The Guest Speaker at the opening ceremony, Honourable Dr. Abdul Byakatonda the Workers’ Representative at the Ugandan Parliament, emphasised that the first thing any journalist should do is to join the union. He noted that journalists are the vanguard of development and hence the need for journalists to know their rights. Honourable Abdul, said that freedom of association is a constitutional right in Uganda as Article 29 (1) of the Ugandan Constitution guarantees the freedom of association and the right of every worker to join a union of his/her choice. “Many of you here are working without contracts or even an appointment letter, the UJU must clamp down on media owners in order to address this anomaly and to engage media owners to sign collective agreements as this is a constitutional right”.
The President of the UJU, Lucy Ekadu, in her welcome address said that journalists in Uganda work under precarious conditions. “Most journalists are very poorly paid and freelance journalists bore the burden as some of them are paid as low as one thousand Ugandan Shillings (25 US Cents) for a story”. Sexual harassment is still rampant in the newsrooms but we cannot afford to remain silent and allow this to be normal. We must have the courage to speak out and work together as a union to denounce this menace especially on young female journalists entering the profession, by exposing the perpetrators and ensuring that they are brought to justice.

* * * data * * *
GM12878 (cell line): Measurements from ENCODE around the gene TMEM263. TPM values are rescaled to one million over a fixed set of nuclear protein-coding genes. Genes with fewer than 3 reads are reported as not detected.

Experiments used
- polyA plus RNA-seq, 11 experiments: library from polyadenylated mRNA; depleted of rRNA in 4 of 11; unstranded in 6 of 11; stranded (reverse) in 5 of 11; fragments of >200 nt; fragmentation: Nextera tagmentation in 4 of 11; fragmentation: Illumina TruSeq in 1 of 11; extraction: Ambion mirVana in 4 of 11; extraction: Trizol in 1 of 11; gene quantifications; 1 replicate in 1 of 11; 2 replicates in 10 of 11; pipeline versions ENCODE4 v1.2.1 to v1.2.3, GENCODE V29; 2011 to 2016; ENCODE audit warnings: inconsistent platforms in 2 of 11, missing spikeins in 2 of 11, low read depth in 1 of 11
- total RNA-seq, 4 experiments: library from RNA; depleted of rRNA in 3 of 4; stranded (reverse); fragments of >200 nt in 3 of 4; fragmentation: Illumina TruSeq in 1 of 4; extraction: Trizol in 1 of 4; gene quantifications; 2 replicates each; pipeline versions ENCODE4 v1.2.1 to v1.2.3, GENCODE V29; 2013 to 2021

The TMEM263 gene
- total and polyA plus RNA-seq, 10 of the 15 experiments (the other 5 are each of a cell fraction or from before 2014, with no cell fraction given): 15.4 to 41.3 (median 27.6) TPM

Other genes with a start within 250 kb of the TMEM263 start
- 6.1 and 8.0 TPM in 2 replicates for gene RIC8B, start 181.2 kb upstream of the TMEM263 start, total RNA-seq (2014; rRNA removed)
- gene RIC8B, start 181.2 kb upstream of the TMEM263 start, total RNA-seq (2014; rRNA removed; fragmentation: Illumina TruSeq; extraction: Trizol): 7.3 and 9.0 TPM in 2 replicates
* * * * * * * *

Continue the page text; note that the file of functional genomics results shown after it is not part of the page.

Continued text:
The Director of the IFJ Africa Office Pa Louis Thomasi, said that the majority of journalists in Africa are not unionised, mostly due to their ignorance on the work and benefits of trade unions and most importantly because of the fear of reprisals from their employers, some of who threaten their workers not to join the union. This, he said, is also a reality in Uganda. The UJU, he said, must challenge these callous threats from media owners and continue to sensitise young journalists on their rights to join the union.
The two- day seminar brought together 20 young journalists, most of whom work online, to deliberate on issues concerning the working conditions of young journalists online, freedom of expression and laws governing the use of the internet in Uganda, gender equality in the media as well as designing campaign strategies for the recruitment of young journalists. The participants at the seminar decried the signing into law of the Computer Misuse (Amendment) Act 2022 on Thursday 13 October, which provides a five-year imprisonment or a fine of Sh 16 million (US$ 4200) or both for social media users who send or share unsolicited offensive information or hate speech. The new laws states: “A person who uses social media to publish, distribute or share information prohibited under the laws of Uganda, or using a disguised or false identity, commits an offence”. The participants at the seminar lamented that the new law will have a negative impact on the work of journalists and human rights activists in Uganda.